Need another reason to quit smoking? We all know smoking contributes to heart disease, vascular disease and lung cancer but health risks alone have not motivated some people to finally quit. Smoking has been linked to early skin aging and studies have now confirmed, it also contributes to hair loss and premature graying. So while health reasons may not be enough to push people to stop, maybe vanity will.
In 2007, researchers in Taiwan tested whether smoking contributes to hair loss in Asian men who typically are not as likely to suffer from androgenic hair loss as often as Caucasian or European men. The researchers surveyed 740 Taiwanese men between the ages of 40-91.The results confirmed what had been suspected; men who smoked had a greater amount of hair loss than those who did not, even after correcting for age and family history.
A previous epidemiological study in the BMJ, examined approximately 600 men and women, half of which were smokers, to determine if smoking contributed to premature graying and hair loss. They found a significant relationship between smoking and graying in both men and women and a link between smoking and baldness in men.
Smoking is believed to affect hair in a number of ways. The microcirculation of the hair dermal papilla (the area at the base of the hair follicle) constricts so less nourishment arrives to assist in new hair growth. The dermal papilla is where new cells are formed pushing older cells forward to become part of a new hair shaft in the follicle. The receptors for hormones or androgens are also in the dermal papilla so if they become damaged, hair growth is affected.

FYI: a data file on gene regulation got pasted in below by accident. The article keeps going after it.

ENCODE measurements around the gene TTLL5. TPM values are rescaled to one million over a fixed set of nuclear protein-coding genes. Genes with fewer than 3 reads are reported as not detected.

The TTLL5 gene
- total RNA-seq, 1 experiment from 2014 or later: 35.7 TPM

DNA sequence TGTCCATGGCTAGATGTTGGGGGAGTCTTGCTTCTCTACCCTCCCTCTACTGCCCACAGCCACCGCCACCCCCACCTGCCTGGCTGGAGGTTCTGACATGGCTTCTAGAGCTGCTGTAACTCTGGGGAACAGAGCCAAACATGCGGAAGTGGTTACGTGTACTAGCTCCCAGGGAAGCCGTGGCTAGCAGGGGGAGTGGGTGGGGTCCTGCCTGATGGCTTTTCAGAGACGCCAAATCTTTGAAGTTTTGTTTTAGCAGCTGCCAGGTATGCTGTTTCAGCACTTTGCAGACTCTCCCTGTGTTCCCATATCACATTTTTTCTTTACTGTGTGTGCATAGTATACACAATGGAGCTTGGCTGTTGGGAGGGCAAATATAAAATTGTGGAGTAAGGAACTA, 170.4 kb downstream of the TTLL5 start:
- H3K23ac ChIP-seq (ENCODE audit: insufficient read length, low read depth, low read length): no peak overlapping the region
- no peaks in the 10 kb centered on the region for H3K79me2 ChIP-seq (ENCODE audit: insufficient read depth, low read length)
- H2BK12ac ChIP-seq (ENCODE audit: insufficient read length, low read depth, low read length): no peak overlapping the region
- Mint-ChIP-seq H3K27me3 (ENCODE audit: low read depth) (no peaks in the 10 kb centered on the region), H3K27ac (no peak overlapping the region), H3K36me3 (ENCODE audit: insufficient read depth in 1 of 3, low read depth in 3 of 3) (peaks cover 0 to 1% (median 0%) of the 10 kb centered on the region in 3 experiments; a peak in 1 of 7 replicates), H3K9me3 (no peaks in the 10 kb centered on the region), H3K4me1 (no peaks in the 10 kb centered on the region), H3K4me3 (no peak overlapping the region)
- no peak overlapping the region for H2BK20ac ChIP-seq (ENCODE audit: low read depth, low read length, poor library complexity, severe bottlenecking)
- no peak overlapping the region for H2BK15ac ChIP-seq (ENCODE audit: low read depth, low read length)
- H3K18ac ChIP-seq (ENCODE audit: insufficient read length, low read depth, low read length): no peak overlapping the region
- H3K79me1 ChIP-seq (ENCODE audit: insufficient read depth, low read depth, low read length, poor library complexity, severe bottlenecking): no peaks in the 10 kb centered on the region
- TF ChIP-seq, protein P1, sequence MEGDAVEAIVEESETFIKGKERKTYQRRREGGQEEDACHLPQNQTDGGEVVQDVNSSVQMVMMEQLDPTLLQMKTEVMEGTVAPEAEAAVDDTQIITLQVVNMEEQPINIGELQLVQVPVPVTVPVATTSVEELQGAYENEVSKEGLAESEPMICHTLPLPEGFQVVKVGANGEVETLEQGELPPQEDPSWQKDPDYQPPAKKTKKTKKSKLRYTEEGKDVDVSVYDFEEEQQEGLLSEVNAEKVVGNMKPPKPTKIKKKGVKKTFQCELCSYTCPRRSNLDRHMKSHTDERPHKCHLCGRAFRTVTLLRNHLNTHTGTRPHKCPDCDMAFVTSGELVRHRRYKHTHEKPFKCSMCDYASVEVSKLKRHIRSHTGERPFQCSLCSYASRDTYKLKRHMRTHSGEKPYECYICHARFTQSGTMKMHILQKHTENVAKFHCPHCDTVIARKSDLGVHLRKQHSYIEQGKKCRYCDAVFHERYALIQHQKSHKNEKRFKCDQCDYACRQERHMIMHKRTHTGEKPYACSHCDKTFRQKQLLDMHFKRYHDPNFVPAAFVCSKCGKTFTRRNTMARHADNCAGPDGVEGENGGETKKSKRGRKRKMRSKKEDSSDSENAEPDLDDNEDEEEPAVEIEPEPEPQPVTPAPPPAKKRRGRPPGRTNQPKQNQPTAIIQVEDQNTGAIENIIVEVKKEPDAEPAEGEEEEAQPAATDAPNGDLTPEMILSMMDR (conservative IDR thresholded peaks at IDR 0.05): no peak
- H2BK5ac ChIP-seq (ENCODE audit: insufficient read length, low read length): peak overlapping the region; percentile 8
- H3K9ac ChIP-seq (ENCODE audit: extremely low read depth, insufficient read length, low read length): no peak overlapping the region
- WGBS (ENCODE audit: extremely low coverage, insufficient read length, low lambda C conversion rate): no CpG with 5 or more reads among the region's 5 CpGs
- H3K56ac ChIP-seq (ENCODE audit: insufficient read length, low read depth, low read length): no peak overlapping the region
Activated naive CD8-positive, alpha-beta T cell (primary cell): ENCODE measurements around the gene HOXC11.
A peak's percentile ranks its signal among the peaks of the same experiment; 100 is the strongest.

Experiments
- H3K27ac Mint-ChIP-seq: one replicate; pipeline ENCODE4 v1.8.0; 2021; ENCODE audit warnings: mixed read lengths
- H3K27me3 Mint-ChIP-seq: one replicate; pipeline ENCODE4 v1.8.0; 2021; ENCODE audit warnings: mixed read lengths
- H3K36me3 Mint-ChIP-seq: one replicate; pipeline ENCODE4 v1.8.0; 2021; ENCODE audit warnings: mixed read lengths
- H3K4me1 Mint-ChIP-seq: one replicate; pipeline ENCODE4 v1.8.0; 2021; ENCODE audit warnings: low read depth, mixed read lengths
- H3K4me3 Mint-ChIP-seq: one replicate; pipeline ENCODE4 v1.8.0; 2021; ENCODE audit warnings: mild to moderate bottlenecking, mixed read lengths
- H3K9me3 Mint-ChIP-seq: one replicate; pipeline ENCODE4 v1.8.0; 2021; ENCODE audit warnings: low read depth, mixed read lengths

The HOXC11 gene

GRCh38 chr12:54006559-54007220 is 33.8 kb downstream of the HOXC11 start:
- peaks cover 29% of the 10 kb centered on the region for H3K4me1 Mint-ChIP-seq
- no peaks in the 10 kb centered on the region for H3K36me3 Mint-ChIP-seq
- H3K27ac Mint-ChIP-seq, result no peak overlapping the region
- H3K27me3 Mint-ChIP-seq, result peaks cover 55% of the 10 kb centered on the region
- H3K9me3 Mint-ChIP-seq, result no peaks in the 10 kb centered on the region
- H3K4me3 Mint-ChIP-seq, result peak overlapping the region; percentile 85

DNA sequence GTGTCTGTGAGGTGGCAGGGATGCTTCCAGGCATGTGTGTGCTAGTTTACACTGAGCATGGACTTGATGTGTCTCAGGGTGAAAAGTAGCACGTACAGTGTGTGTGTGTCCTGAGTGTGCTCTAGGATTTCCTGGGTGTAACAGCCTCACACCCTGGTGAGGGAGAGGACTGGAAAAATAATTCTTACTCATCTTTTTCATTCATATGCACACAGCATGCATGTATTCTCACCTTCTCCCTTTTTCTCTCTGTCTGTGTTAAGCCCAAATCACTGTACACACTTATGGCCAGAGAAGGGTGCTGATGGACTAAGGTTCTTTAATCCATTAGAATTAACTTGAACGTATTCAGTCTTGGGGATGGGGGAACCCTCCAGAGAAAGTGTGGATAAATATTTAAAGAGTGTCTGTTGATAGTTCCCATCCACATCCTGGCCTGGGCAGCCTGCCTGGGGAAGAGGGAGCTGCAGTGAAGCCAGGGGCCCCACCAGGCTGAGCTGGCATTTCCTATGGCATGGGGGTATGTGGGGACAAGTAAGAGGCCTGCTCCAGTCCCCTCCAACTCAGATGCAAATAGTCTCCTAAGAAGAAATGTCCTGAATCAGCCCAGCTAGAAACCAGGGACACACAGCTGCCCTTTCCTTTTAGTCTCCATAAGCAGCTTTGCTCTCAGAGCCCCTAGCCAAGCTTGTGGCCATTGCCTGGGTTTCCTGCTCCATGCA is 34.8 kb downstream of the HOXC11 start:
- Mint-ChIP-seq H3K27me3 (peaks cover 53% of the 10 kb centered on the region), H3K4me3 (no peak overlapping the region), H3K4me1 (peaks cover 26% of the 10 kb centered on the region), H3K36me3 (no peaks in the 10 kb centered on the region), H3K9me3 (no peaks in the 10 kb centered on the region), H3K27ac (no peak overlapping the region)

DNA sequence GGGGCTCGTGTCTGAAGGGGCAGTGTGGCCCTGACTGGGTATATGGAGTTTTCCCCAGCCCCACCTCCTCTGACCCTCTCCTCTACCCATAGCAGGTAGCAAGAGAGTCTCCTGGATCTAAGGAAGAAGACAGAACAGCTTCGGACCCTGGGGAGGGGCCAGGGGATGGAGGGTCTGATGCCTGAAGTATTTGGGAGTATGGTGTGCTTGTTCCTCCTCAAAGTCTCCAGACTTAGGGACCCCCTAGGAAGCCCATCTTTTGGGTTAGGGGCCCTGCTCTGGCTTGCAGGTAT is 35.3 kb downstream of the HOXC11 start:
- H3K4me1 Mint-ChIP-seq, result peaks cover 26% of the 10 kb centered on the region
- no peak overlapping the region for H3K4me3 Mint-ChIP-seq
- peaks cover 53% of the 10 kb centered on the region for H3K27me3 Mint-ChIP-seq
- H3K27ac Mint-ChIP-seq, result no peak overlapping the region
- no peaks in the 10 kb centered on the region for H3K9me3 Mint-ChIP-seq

Androgenic hair loss affects both men and women though to men at a greater extent. In men, hair loss is typically at the hairline and they develop baldness. Women usually experience diffuse hair loss all over their scalp. During androgenic hair loss, large active follicles shrink into less active ones causing hair growth to thin and diminish with each cycle of hair growth until the hair eventually stops growing altogether.
Toxins from the smoking are also thought to damage the DNA of the hair follicle impairing growth. Smoking may also lead to an increased release of inflammatory factors leading to chronic micro-inflammation of the hair follicle.
Smoking is a difficult habit to kick. Though improving one’s health is the most logical reason to quit, people are driven by different needs. If someone you know hasn’t been able to make that very important decision, remind them that smoking not only affects the inside hidden parts of their body, but also one area that we always notice in others—our hair.
Trüeb RM, Dermatology. 2003;206(3):189-91. Association between smoking and hair loss: another opportunity for health education against smoking? accessed at www.ncbi.nlm.nih.gov/pubmed/12673073
Michele is an R.N. freelance writer with a special interest in woman’s healthcare and quality of care issues. Other articles by Michele can be read at http://www.helium.com/users/487540/show_articles